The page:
Origin: Kentucky (USA)
Type: Kentucky Straight Bourbon Whiskey
Ageing casks: American Virgin Oak
Added coloring: No
Owner: Campari Group
Average price: € 45.00
Official website: wildturkeybourbon.com
You can’t drink only Scotch, and since we are people open to all experiences (more or less), after Italy we are again diverting from the perfidious Albion to take a tour of the former colonies, drinking a whiskey (with an e, please) from those barrels in which our beloved Scotch is aged.
Founded in 1855, the Wild Turkey distillery is a 100% American brand… except for the fact that it’s owned by Italians, but don’t say it too loud or Trump might get upset.
In fact, the distillery has been in European hands since 1980, and in 2000 it suffered an extremely serious fire that reduced more than 17,000 barrels to smoke, causing an environmental catastrophe because the whiskey set fire to the surrounding woods and contaminated the water in the nearby river. Purchased shortly afterwards by the Campari Group, whiskey production was continued first in Indiana and then in Arkansas, returning to the original site (and new distillery) eleven years later. And one cannot help but think of the recent fire at Jim Beam, also in Kentucky, whose damage to the environment was fortunately contained.
In 2016, Matthew McConaughey became creative director of the distillery, leading to a major revival of the brand and creating, last year, its first bottling, Longbranch.
This, like all Wild Turkey Bourbons, is made from a composition of rye, corn and malted barley, vatting from various vintages between 6 and 12 years old, one of the oldest cask strength produced (since 1991). Gradation and packaging have changed over time, this is a pre-2015 bottle.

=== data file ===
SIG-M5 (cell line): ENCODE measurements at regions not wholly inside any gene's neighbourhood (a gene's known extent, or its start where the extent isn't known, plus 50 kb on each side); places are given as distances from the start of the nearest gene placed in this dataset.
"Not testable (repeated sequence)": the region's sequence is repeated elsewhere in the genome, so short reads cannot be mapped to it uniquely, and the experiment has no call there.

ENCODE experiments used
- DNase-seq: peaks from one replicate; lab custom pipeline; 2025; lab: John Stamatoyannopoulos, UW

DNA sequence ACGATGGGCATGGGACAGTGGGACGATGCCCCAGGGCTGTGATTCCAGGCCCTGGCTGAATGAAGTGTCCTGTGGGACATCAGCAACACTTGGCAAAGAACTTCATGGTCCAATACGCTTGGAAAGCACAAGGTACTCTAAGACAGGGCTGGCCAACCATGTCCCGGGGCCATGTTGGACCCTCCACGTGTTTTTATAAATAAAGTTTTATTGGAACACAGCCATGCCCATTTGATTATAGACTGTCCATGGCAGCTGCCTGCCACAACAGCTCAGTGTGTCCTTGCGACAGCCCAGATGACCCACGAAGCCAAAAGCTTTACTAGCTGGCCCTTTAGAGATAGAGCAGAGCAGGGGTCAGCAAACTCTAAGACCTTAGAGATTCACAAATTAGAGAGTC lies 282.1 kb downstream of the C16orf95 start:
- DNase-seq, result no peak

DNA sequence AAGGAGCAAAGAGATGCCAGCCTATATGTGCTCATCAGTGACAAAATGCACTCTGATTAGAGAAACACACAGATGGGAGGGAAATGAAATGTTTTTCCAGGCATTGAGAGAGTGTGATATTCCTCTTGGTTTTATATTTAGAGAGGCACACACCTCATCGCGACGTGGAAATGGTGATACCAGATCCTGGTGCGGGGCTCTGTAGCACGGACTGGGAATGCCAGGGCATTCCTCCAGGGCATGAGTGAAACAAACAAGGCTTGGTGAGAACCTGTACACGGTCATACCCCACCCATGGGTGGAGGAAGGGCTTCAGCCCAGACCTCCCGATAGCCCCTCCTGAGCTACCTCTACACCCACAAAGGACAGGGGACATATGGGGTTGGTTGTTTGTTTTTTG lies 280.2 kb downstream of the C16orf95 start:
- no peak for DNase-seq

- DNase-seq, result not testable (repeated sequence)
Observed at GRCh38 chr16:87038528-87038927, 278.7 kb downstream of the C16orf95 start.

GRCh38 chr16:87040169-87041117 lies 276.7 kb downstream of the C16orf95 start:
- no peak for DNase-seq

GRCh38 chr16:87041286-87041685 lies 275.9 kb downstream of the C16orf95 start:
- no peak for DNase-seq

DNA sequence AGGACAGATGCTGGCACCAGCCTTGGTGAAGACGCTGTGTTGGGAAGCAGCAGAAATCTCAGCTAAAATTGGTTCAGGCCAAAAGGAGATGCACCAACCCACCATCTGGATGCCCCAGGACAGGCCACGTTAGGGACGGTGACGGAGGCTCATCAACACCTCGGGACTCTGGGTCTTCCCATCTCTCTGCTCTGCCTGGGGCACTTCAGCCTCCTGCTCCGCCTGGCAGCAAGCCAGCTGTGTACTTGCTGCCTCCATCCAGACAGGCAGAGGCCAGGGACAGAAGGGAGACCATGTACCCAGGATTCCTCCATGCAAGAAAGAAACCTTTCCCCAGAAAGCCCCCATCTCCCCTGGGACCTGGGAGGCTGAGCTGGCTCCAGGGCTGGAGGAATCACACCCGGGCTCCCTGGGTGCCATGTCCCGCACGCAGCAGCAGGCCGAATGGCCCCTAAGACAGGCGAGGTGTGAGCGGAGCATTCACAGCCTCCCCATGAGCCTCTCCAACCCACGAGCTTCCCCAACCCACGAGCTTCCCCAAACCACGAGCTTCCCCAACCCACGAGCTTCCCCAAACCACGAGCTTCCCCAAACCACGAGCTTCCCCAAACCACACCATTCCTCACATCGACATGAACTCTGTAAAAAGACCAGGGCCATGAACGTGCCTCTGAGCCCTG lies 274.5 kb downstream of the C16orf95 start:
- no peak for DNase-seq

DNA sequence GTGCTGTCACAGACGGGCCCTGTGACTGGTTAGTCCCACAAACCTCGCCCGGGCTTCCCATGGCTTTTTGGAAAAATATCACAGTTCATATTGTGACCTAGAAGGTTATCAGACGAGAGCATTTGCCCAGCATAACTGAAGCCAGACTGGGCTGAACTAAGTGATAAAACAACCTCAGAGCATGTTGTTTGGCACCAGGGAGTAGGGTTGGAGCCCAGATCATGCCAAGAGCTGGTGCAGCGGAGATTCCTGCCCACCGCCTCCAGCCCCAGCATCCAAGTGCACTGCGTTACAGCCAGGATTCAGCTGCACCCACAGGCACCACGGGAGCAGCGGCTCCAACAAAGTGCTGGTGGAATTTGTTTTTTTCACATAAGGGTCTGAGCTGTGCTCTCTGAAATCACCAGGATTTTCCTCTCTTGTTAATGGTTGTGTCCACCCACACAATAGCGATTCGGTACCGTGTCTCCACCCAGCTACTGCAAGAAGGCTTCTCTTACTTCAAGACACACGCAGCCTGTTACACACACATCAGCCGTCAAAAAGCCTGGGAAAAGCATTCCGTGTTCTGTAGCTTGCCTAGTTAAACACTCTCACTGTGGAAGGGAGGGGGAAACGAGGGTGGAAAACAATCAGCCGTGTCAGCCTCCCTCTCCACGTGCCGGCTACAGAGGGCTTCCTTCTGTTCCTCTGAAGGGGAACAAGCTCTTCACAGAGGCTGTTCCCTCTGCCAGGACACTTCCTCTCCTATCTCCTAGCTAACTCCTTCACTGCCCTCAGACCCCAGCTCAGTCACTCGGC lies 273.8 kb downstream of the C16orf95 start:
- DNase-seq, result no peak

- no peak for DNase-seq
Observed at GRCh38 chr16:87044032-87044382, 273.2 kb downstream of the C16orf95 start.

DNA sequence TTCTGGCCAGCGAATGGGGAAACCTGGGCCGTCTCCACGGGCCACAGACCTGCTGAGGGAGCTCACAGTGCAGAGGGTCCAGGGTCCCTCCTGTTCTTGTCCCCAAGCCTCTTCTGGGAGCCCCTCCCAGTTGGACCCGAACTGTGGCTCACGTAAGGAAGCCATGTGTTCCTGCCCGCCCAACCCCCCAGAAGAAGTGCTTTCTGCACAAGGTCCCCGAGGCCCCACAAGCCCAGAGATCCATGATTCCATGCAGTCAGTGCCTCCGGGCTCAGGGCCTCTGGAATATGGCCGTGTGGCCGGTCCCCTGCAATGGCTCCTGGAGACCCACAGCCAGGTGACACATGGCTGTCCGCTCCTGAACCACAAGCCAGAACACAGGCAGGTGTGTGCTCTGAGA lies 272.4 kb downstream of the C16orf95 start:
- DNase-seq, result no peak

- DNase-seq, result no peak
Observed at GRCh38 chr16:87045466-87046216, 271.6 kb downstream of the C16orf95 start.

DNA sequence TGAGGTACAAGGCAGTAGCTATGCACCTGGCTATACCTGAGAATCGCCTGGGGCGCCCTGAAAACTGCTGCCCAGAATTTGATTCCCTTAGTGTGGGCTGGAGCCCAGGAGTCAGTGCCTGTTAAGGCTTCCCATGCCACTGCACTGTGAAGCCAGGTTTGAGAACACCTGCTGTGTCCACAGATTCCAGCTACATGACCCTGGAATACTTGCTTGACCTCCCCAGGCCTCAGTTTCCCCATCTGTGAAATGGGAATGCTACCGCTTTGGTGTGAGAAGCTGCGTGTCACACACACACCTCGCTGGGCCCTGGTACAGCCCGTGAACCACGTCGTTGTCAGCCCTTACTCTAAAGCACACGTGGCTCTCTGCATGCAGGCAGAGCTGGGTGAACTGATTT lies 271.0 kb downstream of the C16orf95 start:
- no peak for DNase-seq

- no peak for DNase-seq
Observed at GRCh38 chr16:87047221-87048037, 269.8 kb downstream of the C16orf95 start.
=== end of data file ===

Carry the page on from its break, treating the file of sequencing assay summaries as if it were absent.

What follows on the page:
A beautiful coppery colour welcomes us into the glass, together with alcohol that immediately stings the nostrils. Once past the alcoholic barrier (not so thick, all things considered), the sweet and pungent scents of the distillate arrive: vanilla, corn, candied orange, pepper… a warm and seductive profile that, when left to breathe, better balances its sweetness.
On the palate, you are inundated with butter and caramel, with a very smooth mellowness. The alcoholic bite is there but pushes the spicy side, while letting it breathe you can still perceive vanilla, that of pipe tobacco. More candied fruit in a profile that appropriately mixes sweet and peppery.
The finish is long, of pepper and caramel.
Going from Scotch to Bourbon may not be easy, some of the scents may be reminiscent of those you are used to, but the presence of rye and corn veers everything in very different directions.
A warmly sweet, almost wintery glass that might just win you over.